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  10. Droog

    Droog Well-Known Member VIP

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    Take a look at Europe today vs the US. The dollar is strong and the euro is weak. We'll see if austerity pays off for Europe in the long run. Right now, the recovery is far worse than ours. And, let's face the facts here. The rich have really made out since the recession and they are the ones controlling things. They don't want austerity, so austerity will never happen except for taking away money going to the poor.
     
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  11. Droog

    Droog Well-Known Member VIP

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    Corporations have more money than ever before, and productivity is through the roof at 107 index points. Americans are doing more work for less. It shows up on the bottom line of corporations.
     
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  12. Rodney21a

    Rodney21a Well-Known Member Banned User

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    Economics 101. They(Obama and Bush FED and Policies) printed shit tons of money to get us out of the economic crisis. So your money is devalued. Can't get around it. So a 1 dollar on the day of the crash the crisis is 1 dollars of value they print 3 dollars for every 1 then it's a fourth of the value even if the economy recovers.

    Home ownership is supposed to be at 65%. It was at 65% for decades. This is it's natural position. Some dude in the Nixon administration said we need 75% home ownership because more is better. So decade after decade administration after administration congress after congress pushed for by all means necessary to get to 75%. They broke the thing. It's in the process of fixing itself, or maybe 63% is the new level.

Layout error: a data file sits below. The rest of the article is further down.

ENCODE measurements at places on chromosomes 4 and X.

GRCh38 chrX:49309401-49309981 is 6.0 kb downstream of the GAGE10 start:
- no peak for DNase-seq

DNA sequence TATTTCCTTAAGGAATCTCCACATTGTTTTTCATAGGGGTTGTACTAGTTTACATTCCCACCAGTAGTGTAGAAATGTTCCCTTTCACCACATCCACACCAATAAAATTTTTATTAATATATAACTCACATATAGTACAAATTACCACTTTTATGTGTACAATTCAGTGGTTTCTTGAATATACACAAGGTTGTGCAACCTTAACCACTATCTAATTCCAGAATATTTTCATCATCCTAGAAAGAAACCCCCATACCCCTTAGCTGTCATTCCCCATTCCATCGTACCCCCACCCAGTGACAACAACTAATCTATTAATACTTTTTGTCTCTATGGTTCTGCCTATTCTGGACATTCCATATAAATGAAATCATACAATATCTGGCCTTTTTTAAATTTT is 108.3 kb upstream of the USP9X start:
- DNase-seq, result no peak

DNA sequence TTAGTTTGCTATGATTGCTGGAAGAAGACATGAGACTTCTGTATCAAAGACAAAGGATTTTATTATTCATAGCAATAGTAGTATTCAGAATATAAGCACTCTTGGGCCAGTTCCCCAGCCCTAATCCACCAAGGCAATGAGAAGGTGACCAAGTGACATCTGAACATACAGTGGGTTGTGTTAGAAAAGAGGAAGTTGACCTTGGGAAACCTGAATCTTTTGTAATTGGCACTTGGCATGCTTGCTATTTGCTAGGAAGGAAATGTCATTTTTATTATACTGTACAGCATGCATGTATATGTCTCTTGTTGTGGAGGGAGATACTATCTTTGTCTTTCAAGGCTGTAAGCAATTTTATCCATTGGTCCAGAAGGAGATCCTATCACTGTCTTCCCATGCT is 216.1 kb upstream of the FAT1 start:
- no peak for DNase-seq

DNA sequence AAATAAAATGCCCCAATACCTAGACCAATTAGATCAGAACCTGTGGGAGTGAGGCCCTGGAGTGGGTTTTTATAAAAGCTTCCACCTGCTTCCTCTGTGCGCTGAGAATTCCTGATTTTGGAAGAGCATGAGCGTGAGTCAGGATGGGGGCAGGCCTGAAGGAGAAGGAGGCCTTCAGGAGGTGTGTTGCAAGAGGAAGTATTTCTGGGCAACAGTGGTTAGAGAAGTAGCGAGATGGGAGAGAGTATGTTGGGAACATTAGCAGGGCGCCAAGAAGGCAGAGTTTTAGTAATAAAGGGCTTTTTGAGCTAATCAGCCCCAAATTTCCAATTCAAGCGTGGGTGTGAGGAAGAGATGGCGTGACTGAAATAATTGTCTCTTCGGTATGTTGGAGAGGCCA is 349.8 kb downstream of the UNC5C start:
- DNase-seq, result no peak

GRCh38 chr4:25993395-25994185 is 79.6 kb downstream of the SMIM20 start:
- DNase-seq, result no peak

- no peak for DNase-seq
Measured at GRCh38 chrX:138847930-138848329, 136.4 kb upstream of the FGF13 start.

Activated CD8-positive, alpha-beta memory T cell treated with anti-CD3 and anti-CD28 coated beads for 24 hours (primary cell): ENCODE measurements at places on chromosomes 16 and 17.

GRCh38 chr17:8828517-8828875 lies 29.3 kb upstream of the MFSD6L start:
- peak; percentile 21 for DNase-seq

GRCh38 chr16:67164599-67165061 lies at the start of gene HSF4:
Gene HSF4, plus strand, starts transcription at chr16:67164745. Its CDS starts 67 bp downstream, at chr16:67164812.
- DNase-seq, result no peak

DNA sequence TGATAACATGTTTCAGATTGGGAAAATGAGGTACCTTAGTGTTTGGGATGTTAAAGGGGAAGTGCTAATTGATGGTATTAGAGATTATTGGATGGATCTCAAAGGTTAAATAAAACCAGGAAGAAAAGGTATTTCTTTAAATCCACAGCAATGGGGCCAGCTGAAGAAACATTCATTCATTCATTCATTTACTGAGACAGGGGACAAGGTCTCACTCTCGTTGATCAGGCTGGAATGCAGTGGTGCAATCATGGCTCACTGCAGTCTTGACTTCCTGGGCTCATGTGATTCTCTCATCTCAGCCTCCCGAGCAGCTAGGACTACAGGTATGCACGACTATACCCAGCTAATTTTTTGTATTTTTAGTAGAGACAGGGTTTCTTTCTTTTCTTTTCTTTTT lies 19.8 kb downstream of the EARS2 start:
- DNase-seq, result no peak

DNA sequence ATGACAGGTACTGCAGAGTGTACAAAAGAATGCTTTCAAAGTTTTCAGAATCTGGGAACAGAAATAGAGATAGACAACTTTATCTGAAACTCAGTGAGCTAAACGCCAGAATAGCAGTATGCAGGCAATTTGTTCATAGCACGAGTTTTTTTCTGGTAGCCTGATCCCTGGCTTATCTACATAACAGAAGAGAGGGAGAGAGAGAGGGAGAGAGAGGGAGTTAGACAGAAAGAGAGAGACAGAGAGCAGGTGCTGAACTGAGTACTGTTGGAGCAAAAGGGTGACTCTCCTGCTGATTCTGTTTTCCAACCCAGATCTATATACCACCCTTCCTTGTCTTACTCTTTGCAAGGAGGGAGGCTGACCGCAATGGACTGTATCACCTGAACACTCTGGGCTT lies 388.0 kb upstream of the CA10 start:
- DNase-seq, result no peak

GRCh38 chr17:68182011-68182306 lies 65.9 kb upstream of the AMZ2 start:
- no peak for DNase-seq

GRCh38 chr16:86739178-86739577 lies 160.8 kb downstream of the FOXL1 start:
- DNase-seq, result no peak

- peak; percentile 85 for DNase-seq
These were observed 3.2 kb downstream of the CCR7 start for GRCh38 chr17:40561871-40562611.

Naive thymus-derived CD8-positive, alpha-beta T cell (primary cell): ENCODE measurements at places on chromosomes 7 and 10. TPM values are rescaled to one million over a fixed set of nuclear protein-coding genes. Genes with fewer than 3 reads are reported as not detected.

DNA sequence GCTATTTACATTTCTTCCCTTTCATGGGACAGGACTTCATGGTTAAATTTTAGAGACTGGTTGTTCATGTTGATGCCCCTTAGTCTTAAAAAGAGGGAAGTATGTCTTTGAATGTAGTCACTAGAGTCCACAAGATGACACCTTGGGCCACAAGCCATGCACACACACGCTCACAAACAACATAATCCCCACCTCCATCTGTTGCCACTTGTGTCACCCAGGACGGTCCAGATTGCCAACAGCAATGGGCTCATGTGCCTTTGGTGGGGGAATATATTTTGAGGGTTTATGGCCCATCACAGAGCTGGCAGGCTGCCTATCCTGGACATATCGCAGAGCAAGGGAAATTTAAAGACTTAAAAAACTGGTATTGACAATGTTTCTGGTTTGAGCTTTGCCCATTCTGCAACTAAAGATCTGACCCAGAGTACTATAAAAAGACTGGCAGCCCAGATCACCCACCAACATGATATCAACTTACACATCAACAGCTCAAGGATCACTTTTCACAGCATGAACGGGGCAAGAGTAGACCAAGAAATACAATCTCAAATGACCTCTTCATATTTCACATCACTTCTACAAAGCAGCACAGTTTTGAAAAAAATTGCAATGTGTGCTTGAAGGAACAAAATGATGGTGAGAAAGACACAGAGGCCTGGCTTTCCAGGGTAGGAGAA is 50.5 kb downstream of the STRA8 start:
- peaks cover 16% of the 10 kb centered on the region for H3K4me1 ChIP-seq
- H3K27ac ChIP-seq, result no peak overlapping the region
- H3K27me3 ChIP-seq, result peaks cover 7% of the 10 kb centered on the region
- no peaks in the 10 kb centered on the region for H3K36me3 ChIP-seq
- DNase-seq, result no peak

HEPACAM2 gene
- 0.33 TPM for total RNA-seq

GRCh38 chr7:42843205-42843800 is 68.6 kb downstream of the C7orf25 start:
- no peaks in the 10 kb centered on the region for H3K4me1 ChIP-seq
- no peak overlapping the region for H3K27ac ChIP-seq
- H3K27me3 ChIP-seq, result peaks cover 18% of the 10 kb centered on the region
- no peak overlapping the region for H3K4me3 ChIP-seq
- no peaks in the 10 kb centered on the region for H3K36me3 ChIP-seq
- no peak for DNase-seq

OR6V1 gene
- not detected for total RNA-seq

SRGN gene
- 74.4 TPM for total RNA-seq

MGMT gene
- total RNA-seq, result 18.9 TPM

This strategy of getting more money out of banks an into the system is sound. However the disease of more is a virulent one. Once things get rosy and nice people will forget because they(republicans and Dems) know that a bail out is around the corner. Bail out in the Depression. Bail out in the 70's Bail out in the 80's Bail out in 2008.

    If a baby doesn't burn its hand when touching a match(or feel pain...bail out) then it will NEVER stop touching the match.

    The business cycle is big long upswings and short bust over times.

    That's how its supposed to work.

    If your a smart and not a smart ass and can get your head out of the bullshit of politics you should buy ANYTHING SOUND in stock. Sit on it for 5 -9 years(depending on this jump start the the economy) cash out an wait for the next bust bail out and then recovery.
     
  13. newcastlefan

    newcastlefan גֵּרְשֹׁם VIP